Boyle himself, meanwhile, has remained tight-lipped on what his Bond film would’ve looked like and it’s likely we’ll have to wait years, if ever, for any concrete details on the production to slip out. However, Boyle has made it clear to outlets like The Guardian that his biggest issue on the production was that the producers of the 25th Bond movie had drastically different ideas for how the script should go. Adjusting the script would’ve meant abandoning his writing partner John Hodge and his resistance to dismantling that unity was apparently a key reason why Boyle’s Bond never saw the light of day.
While Boyle has been upfront on what led to him departing this blockbuster, he’s been far vaguer on what themes, set pieces, or even actors he was eyeballing for the production. However, one recurring rumor regarding this particular endeavor is that Boyle was looking to kill off James Bond in the project. That certainly would’ve been a bold move to cap off Daniel Craig’s time as the character, akin to how Hugh Jackman went out in a bloody blaze of glory with Logan. However, the lack of concrete information from anyone, including Boyle, on this matter means that it can only be chalked up as a rumor and a sign of how wildly people presume Boyle’s take on this material could’ve been.
There were also rumors at the time of his departure that a key reason for his leaving was because Boyle wanted to cast Cold War leading man Tomasz Kot as the film’s primary villain against MGM’s wishes. Kot eventually released a statement on the matter clarifying that he had never been officially signed on for the role, however, he did confirm that he had been reached out to by Boyle to prepare scenes that could showcase his skills at portraying a villain. Neither Kot nor Boyle have ever divulged further details on what the potential role could be, though the thought of the lead actor of a leading man from a Pawel Pawlikowski movie getting such a high-profile part is intriguing.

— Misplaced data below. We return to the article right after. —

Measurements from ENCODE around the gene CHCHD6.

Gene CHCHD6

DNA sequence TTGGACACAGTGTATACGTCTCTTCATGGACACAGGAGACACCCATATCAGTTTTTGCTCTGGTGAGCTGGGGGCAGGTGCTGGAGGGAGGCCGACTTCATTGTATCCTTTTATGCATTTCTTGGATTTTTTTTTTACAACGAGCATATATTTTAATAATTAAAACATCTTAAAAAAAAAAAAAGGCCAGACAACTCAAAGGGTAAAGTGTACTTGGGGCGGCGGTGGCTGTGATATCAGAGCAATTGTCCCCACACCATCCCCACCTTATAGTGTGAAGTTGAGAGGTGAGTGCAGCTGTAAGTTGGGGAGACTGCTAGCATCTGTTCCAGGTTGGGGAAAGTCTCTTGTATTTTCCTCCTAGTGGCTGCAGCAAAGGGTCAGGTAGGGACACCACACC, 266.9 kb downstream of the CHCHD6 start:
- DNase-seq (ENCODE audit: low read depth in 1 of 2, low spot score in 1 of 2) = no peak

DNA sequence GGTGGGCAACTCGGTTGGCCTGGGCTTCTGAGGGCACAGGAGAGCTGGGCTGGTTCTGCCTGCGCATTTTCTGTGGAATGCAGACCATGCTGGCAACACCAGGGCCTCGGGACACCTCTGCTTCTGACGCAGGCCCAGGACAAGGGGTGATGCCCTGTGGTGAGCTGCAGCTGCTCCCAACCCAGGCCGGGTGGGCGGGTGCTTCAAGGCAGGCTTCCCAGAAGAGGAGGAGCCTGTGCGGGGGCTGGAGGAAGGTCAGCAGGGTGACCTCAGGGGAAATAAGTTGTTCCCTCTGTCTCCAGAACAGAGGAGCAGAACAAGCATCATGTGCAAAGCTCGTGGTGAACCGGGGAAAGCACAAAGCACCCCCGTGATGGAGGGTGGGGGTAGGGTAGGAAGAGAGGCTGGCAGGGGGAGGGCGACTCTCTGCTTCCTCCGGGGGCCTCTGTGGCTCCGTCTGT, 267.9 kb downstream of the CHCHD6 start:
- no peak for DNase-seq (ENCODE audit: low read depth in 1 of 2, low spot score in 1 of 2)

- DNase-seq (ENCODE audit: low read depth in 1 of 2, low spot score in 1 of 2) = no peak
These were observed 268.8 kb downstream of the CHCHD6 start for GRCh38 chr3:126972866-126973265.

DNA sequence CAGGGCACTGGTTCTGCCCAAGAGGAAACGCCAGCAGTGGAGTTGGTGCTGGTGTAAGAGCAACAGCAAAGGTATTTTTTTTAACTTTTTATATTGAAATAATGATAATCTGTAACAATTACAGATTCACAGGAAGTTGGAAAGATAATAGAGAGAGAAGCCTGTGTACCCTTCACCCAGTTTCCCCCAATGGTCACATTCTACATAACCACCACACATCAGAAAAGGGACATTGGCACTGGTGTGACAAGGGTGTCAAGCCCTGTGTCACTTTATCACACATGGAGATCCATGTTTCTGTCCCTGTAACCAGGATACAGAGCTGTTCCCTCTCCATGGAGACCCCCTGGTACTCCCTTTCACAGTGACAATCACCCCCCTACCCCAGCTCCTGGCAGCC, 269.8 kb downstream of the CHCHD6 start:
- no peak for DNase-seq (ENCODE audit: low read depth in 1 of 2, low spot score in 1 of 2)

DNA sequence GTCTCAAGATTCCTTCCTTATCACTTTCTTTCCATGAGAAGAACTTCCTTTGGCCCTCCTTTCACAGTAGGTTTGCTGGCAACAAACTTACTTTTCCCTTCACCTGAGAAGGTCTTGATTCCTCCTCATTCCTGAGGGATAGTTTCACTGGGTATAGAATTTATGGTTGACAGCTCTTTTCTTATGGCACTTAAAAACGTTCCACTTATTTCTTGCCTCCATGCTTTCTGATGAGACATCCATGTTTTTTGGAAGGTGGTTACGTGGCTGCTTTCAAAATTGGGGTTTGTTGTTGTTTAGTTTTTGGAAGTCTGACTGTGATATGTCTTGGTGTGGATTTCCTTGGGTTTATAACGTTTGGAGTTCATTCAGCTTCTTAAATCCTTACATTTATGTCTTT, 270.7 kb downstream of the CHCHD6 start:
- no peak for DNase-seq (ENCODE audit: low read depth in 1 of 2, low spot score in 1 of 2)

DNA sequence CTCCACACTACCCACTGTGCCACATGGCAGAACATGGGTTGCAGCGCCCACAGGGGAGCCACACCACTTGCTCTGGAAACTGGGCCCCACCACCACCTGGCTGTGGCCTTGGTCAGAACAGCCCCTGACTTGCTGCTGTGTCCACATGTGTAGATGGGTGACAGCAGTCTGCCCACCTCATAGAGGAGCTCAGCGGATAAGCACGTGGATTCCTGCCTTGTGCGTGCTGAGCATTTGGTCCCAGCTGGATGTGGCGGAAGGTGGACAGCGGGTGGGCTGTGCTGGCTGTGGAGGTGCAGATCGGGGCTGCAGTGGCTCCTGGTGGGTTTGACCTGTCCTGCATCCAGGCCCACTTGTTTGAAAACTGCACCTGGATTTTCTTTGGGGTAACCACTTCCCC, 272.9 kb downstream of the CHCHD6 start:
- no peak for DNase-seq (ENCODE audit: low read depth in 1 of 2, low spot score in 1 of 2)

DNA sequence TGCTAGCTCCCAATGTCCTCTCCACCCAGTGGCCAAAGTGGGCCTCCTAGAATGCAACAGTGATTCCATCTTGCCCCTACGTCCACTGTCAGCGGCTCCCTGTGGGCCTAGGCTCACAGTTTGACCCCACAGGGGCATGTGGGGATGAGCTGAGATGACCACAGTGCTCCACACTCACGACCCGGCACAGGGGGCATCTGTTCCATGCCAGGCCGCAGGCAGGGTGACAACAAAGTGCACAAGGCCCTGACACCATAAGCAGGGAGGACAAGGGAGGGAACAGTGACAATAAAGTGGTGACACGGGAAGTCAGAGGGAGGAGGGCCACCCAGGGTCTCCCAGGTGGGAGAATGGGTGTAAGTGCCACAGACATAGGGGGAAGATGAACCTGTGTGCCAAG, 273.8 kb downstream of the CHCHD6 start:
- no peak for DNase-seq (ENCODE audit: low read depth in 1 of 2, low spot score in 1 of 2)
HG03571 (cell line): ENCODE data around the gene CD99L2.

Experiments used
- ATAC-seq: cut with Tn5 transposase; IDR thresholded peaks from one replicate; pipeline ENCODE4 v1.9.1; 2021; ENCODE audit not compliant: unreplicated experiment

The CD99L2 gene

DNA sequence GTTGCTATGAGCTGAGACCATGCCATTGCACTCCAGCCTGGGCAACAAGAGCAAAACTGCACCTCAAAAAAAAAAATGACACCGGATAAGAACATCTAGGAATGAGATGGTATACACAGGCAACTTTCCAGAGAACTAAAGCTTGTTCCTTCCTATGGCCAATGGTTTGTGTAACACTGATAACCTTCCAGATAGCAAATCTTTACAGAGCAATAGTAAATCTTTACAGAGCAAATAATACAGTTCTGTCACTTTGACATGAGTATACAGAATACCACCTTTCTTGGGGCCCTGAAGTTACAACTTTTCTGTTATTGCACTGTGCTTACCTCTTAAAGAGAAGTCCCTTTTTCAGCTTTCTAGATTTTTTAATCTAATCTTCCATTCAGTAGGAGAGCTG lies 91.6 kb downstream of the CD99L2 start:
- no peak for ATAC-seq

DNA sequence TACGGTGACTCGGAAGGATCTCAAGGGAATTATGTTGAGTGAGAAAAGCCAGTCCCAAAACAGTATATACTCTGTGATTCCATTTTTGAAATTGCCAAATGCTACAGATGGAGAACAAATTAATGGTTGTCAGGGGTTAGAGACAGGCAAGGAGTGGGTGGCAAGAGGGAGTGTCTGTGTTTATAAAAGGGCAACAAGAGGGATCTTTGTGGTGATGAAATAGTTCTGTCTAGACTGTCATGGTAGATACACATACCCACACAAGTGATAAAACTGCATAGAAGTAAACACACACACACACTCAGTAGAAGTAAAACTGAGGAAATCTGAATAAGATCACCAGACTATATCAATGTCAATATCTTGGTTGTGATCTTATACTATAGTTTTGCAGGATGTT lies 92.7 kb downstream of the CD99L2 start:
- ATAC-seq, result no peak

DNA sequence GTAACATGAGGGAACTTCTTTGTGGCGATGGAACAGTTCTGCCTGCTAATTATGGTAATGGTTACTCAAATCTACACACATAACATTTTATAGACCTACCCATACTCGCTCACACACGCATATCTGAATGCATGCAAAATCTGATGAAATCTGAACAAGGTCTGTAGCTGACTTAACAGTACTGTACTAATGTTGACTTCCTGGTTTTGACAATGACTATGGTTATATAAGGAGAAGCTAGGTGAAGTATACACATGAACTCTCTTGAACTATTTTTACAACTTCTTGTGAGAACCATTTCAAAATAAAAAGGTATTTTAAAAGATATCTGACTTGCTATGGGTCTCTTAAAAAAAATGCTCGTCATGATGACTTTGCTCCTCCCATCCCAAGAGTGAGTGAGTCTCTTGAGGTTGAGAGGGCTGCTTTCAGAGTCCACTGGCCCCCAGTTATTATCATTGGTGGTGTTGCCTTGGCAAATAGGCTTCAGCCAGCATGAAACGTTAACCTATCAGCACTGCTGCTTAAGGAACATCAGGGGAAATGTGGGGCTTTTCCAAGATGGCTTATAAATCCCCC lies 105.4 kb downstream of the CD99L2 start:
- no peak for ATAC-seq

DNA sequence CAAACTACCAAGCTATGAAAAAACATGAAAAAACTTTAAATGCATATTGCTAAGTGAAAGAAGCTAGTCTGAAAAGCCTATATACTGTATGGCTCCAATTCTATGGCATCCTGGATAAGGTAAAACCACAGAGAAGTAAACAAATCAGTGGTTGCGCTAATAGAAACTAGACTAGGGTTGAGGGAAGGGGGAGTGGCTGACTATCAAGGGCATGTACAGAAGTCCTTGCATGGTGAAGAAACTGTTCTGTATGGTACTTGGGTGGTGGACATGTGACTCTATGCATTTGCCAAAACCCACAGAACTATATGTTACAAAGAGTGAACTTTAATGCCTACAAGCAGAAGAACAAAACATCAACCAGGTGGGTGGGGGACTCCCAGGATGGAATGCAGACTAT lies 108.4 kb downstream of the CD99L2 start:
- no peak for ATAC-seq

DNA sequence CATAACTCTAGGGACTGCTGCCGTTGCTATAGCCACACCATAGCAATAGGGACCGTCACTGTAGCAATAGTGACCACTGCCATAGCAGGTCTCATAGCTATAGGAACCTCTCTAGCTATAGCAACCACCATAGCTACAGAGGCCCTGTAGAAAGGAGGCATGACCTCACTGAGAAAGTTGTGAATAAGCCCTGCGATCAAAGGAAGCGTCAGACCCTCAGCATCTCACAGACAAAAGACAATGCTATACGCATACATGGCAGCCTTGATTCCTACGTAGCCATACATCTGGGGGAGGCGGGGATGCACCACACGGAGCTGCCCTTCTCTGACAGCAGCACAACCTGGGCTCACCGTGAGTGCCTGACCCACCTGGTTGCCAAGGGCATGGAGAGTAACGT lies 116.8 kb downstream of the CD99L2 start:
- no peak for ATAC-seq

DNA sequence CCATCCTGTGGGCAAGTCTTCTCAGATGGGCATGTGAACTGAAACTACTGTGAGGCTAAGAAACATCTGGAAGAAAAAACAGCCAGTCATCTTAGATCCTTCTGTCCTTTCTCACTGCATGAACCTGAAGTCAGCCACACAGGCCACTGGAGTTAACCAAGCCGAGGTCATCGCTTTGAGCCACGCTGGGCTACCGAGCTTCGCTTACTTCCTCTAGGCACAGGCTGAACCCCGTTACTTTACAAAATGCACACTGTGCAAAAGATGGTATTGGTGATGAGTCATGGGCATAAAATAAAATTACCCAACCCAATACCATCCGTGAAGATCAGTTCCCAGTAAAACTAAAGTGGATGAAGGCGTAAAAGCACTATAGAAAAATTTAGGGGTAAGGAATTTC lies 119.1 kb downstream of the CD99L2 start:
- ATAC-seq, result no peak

In the end, MGM went with another distinct auteur, Cary Fukanaga, to helm the project. Fukanaga came on board with no writing partner and had most recently directed every episode of Netflix’s Maniac—although he’s probably best known for the first season of True Detective—so he had both a willingness to work with established 007 writers and fresh experience collaborating with a larger team to bring to life a massive production. It’s not impossible to imagine Boyle working well on a blockbuster project, but it’s also easy to see what qualities of Fukanaga as an artist lent themselves well to this particular project.
Danny Boyle’s take on the movie that would eventually morph into No Time to Die will join the likes of Quentin Tarantino’s proposed version of Casino Royale as unmade James Bond movies from famous auteurs that can’t help but stimulate the imagination. Though it’s unlikely Boyle will return to the 007 fold to try once again directing an installment in this series—the filmmaker himself made that much clear—moviegoers can at least thrill themselves by imagining what could’ve been. Plus, Boyle has no shortage of incredible and entertaining motion pictures in his own filmography ranging from Trainspotting to Steve Jobs. Clearly, Boyle’s cinematic legacy will be fine even without Bond, James Bond.
The film is set for release sometime this year.